In America, an FBI probe uncovered at least 20 girls levelling sexual allegations against Epstein. Eventually, Epstein struck a plea bargain with prosecutors under which he was allowed to plead guilty to two relatively minor charges. Now, some of the girls, who did not know of the deal, want to bring fresh charges against Epstein — and this might drag Andrew into giving witness statements.

In her civil writ, Virginia Roberts has alleged that her duties included being “sexually exploited by Epstein’s adult male peers including royalty”. Epstein “was paying me very well because I’d give him sex whenever he wanted it”.

In 2001 Epstein took Virginia on a trip to London where she was bought “a £5,000 bag, and (taken) to a few other designer stores where we bought a couple of dresses, a pair of embroidered jeans and a pink singlet, perfume and make-up”. She was told “you’re going to dance with a Prince tonight” and urged to be smiley and bubbly “because he was the Queen’s son”.

That evening she met Andrew, with whom she later danced at Tramp nightclub. In the morning, Virginia was told: “You did well. He had fun.”

Most papers in Britain have carried the “wink, wink, nudge, nudge” caveat: “There is no suggestion that the Duke had sexual contact with any of the girls or that he knew Epstein abused any of them.”

Royal rumpus

In British history, Prince Andrew’s misdemeanours might rank as relatively mundane

Henry VIII (1491-1547) had six wives, of whom, two he divorced, one pre-deceased him, and two, Anne Boleyn and Catherine Howard, lost their heads — literally.

The Prince of Wales, Albert Edward, the future king Edward VII (1841-1910), was married to Princess Alexandra and had six children, but was a well-known philanderer. One of his mistresses was a famous actress, Lillie Langtry, who, in turn, had many lovers. Edward had the Red House (now Langtry Manor Hotel) constructed in Bournemouth, Dorset in 1877 as their not so secret love nest. Edward once complained to her, “I’ve spent enough on you to build a battleship,” to which she responded, “And you’ve spent enough in me to float one.”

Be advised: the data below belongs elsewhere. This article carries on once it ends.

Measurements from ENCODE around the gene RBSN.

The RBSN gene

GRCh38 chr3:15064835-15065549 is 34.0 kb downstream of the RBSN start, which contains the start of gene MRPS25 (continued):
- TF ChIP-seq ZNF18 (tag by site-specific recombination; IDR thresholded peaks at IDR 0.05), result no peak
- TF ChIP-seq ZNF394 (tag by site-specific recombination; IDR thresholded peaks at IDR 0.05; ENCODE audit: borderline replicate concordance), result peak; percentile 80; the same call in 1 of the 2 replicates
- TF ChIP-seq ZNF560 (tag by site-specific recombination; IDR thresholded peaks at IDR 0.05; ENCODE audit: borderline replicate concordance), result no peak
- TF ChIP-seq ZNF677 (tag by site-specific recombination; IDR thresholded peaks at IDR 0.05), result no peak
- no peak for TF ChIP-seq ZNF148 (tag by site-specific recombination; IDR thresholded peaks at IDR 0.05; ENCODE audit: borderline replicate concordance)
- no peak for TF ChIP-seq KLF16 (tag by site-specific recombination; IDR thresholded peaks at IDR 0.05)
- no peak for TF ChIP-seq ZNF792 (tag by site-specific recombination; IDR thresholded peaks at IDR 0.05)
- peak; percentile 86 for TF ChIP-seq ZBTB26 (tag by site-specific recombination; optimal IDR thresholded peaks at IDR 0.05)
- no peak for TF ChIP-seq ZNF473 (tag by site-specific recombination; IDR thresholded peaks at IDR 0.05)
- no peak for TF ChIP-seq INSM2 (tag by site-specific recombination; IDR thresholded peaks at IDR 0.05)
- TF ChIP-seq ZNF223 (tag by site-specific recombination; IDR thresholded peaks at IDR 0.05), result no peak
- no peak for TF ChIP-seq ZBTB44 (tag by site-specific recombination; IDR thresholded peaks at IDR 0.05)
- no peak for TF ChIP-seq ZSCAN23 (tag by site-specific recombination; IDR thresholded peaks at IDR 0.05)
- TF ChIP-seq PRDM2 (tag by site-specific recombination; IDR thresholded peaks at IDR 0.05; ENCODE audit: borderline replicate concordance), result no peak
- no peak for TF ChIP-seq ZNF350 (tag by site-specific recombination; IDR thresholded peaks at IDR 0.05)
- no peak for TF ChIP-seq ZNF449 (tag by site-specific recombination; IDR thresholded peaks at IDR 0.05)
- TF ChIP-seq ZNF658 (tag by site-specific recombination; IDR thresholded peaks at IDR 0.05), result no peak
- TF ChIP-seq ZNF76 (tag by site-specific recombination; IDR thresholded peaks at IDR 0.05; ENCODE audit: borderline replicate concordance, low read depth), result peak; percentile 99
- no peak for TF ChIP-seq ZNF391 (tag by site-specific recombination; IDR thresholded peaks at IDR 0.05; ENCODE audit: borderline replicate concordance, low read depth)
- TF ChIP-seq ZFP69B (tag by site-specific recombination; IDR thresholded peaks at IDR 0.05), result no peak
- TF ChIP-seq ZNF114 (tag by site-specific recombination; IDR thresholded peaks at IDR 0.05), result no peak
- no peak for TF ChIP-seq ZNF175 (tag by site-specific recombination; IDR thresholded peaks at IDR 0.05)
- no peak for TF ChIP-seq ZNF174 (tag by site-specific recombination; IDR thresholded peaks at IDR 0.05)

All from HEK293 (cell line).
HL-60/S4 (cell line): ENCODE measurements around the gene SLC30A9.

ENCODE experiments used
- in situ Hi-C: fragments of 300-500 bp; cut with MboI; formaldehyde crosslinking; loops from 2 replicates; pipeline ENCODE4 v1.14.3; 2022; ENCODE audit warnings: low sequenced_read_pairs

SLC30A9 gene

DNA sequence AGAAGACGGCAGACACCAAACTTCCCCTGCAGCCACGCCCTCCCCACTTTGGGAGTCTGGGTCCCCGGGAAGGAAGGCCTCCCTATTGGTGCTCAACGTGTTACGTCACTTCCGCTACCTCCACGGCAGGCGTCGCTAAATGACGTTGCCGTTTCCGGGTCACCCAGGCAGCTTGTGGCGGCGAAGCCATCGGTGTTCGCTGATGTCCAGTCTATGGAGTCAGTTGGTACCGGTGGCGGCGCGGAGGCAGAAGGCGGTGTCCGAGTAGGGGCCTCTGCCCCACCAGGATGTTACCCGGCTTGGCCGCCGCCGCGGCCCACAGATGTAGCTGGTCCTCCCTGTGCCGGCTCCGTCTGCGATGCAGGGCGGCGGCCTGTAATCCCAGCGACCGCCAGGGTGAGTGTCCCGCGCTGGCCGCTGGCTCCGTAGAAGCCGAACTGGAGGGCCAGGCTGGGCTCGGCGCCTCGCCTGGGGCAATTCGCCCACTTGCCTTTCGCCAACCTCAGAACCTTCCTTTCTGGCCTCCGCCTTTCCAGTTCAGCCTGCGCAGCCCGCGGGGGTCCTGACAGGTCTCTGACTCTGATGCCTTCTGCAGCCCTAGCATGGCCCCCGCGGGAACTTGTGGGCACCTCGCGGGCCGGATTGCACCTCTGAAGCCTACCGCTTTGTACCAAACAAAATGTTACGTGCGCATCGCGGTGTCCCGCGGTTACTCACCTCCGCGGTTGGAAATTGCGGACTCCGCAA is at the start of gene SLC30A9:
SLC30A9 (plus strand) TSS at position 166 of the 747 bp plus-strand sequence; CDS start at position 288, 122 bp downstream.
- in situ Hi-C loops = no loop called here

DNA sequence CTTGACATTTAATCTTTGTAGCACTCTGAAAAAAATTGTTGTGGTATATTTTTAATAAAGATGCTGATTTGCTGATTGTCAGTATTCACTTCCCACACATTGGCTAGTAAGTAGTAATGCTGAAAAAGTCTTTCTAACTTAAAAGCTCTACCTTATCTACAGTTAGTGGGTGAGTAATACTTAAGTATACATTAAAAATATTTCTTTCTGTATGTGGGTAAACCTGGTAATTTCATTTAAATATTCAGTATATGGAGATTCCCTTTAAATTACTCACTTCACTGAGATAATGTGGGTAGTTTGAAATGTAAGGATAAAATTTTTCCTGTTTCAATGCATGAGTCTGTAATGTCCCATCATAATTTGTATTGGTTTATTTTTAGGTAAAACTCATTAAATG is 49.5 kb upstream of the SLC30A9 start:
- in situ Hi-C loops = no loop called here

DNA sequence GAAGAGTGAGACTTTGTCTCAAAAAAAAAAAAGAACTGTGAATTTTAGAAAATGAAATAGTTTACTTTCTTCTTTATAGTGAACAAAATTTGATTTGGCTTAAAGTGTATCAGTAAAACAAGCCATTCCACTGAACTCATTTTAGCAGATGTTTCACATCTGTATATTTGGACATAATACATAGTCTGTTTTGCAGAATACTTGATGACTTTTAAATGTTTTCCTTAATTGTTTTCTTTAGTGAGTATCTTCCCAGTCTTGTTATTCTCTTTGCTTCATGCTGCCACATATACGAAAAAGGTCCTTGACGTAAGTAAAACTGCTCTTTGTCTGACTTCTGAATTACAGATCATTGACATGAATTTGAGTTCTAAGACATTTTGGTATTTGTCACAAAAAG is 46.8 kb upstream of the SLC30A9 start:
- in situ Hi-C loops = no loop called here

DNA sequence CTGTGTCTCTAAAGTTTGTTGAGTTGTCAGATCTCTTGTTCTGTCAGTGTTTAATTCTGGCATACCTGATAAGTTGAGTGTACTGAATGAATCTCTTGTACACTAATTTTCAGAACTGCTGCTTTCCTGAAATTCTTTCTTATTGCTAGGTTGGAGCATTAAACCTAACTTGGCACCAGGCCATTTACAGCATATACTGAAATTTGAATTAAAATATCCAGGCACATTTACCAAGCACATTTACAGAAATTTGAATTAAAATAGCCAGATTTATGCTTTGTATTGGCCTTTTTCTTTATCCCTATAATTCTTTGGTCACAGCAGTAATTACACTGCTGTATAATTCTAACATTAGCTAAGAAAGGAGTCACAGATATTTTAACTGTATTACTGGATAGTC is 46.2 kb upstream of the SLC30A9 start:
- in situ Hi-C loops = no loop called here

Edward VIII (1894-1972) flaunted his relationship with the twice married American, Mrs Wallis Simpson. For a while, he pretended, even to his father, Edward VII, that they were not sleeping together when everyone knew they were. He abdicated the throne in 1936 in order to marry her. While that could be excused on grounds of “love”, less easy to overlook were his pro-Nazi sympathies. He gave a Nazi salute when visiting Hitler with his wife in 1937. He was succeeded to the throne as King George VI by his younger brother, the Duke of York, who was made of much sterner stuff than the present Duke of York. George VI’s stammer is the subject of the current Oscar-winning film, The King’s Speech.

When Prince Charles met Camilla Shand (later Mrs Camilla Parker Bowles) in 1970, she jokingly mentioned that her maternal great-great-grandmother, Alice Keppel, was the long-time mistress of Charles’s great-great-grandfather, Edward VII, “so how about it?” (or words to that effect). Camilla, the Duchess of Cornwall, is now Charles’s second wife and may become queen. When they were having an affair as married folk, he expressed his passion for her with a great literary flourish in a phone call that was happily recorded: “I want to be your tampon.”